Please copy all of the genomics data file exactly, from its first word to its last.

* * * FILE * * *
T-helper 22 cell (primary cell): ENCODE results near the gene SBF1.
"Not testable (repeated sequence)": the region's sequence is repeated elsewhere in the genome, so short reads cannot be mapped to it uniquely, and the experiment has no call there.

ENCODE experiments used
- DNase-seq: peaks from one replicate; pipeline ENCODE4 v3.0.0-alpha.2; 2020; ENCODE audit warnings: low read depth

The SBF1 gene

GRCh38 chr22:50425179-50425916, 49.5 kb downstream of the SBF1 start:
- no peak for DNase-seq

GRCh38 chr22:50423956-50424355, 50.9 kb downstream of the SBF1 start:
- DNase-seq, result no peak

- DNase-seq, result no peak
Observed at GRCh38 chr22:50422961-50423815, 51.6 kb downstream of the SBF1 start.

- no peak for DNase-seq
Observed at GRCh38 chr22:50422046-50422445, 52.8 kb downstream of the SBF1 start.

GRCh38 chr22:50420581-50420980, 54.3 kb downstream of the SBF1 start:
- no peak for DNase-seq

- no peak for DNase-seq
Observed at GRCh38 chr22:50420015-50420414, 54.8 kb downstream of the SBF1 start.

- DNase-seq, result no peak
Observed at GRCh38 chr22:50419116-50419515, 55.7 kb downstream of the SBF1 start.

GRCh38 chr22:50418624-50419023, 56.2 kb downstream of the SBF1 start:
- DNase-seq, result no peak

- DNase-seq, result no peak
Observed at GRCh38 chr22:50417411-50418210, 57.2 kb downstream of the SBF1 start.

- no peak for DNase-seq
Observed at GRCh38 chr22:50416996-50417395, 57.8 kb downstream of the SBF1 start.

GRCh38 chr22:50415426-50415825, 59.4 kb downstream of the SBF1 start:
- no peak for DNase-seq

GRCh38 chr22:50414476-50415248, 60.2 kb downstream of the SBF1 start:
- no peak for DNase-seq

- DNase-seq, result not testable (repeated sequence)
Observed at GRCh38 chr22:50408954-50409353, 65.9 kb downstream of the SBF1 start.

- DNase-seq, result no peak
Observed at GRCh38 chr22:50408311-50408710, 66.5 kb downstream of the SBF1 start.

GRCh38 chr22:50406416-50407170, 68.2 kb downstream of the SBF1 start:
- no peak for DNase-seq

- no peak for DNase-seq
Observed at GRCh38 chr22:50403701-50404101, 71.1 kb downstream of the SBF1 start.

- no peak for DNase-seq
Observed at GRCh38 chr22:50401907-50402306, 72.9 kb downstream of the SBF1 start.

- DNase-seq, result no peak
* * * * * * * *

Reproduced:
T-helper 22 cell (primary cell): ENCODE results near the gene SBF1.
"Not testable (repeated sequence)": the region's sequence is repeated elsewhere in the genome, so short reads cannot be mapped to it uniquely, and the experiment has no call there.

ENCODE experiments used
- DNase-seq: peaks from one replicate; pipeline ENCODE4 v3.0.0-alpha.2; 2020; ENCODE audit warnings: low read depth

The SBF1 gene

GRCh38 chr22:50425179-50425916, 49.5 kb downstream of the SBF1 start:
- no peak for DNase-seq

GRCh38 chr22:50423956-50424355, 50.9 kb downstream of the SBF1 start:
- DNase-seq, result no peak

- DNase-seq, result no peak
Observed at GRCh38 chr22:50422961-50423815, 51.6 kb downstream of the SBF1 start.

- no peak for DNase-seq
Observed at GRCh38 chr22:50422046-50422445, 52.8 kb downstream of the SBF1 start.

GRCh38 chr22:50420581-50420980, 54.3 kb downstream of the SBF1 start:
- no peak for DNase-seq

- no peak for DNase-seq
Observed at GRCh38 chr22:50420015-50420414, 54.8 kb downstream of the SBF1 start.

- DNase-seq, result no peak
Observed at GRCh38 chr22:50419116-50419515, 55.7 kb downstream of the SBF1 start.

GRCh38 chr22:50418624-50419023, 56.2 kb downstream of the SBF1 start:
- DNase-seq, result no peak

- DNase-seq, result no peak
Observed at GRCh38 chr22:50417411-50418210, 57.2 kb downstream of the SBF1 start.

- no peak for DNase-seq
Observed at GRCh38 chr22:50416996-50417395, 57.8 kb downstream of the SBF1 start.

GRCh38 chr22:50415426-50415825, 59.4 kb downstream of the SBF1 start:
- no peak for DNase-seq

GRCh38 chr22:50414476-50415248, 60.2 kb downstream of the SBF1 start:
- no peak for DNase-seq

- DNase-seq, result not testable (repeated sequence)
Observed at GRCh38 chr22:50408954-50409353, 65.9 kb downstream of the SBF1 start.

- DNase-seq, result no peak
Observed at GRCh38 chr22:50408311-50408710, 66.5 kb downstream of the SBF1 start.

GRCh38 chr22:50406416-50407170, 68.2 kb downstream of the SBF1 start:
- no peak for DNase-seq

- no peak for DNase-seq
Observed at GRCh38 chr22:50403701-50404101, 71.1 kb downstream of the SBF1 start.

- no peak for DNase-seq
Observed at GRCh38 chr22:50401907-50402306, 72.9 kb downstream of the SBF1 start.

- DNase-seq, result no peak